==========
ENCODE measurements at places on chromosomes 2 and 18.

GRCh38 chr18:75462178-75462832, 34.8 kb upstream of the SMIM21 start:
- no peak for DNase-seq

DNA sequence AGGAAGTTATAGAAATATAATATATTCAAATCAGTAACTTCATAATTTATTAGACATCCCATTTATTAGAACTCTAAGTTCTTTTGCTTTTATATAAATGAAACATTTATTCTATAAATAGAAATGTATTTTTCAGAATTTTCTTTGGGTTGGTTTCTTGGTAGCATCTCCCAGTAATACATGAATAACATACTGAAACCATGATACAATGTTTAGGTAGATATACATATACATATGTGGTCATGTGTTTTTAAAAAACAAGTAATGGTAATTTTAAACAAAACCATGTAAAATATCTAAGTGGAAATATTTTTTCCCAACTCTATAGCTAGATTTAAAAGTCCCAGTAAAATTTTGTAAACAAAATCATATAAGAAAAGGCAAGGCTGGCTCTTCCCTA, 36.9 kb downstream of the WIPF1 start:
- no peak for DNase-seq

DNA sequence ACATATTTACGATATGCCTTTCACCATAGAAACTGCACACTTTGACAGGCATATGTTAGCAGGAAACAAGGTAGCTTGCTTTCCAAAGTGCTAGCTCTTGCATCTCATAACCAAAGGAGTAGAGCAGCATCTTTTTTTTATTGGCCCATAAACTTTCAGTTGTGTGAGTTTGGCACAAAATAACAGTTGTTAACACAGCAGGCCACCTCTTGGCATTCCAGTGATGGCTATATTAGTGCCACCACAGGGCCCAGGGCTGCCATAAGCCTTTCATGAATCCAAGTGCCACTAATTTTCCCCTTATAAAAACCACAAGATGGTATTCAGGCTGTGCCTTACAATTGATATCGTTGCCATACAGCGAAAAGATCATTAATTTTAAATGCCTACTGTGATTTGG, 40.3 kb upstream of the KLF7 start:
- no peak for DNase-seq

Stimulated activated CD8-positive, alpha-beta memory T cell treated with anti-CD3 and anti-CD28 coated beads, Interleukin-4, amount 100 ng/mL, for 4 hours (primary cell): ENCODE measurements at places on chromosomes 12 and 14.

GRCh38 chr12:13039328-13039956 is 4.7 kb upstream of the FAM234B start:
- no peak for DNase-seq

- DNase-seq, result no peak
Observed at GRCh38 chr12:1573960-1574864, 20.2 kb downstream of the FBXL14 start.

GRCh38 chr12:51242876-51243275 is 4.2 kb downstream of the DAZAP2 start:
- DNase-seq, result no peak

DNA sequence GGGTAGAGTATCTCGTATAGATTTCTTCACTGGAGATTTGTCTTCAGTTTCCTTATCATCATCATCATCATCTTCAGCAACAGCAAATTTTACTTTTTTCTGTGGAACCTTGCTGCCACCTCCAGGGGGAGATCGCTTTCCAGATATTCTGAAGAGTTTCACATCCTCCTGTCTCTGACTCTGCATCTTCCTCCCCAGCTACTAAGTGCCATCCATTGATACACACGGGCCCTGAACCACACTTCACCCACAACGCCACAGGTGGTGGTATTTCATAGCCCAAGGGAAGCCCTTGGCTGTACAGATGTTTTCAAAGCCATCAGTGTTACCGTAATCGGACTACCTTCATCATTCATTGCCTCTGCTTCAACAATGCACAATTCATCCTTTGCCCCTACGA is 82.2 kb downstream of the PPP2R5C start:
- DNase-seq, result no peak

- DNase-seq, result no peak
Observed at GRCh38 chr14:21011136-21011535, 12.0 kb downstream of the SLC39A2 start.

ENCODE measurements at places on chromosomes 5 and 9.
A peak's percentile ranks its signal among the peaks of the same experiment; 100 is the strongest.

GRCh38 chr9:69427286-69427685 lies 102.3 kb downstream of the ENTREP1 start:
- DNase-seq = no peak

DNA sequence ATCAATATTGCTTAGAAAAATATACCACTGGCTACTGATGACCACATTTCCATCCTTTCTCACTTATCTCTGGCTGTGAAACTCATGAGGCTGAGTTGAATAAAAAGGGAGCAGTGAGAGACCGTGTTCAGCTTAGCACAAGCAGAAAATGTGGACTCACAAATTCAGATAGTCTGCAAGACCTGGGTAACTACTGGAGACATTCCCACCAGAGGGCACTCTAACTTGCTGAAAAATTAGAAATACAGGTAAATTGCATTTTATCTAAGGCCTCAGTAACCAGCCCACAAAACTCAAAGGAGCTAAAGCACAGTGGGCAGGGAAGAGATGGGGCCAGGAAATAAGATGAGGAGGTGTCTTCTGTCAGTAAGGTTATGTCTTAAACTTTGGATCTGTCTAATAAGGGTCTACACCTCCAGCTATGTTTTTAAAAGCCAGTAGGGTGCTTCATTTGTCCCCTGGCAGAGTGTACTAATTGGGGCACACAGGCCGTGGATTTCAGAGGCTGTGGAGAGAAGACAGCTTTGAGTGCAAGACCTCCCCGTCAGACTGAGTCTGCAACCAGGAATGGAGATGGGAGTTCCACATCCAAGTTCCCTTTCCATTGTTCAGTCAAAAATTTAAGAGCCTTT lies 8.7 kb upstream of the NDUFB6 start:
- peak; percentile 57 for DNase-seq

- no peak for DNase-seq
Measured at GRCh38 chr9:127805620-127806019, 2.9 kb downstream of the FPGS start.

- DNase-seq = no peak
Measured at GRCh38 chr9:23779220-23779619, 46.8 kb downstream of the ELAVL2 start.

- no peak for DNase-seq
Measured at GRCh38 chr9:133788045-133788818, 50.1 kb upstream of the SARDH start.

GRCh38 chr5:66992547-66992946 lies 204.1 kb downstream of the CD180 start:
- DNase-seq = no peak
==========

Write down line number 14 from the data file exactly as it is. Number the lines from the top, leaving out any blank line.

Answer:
- DNase-seq, result no peak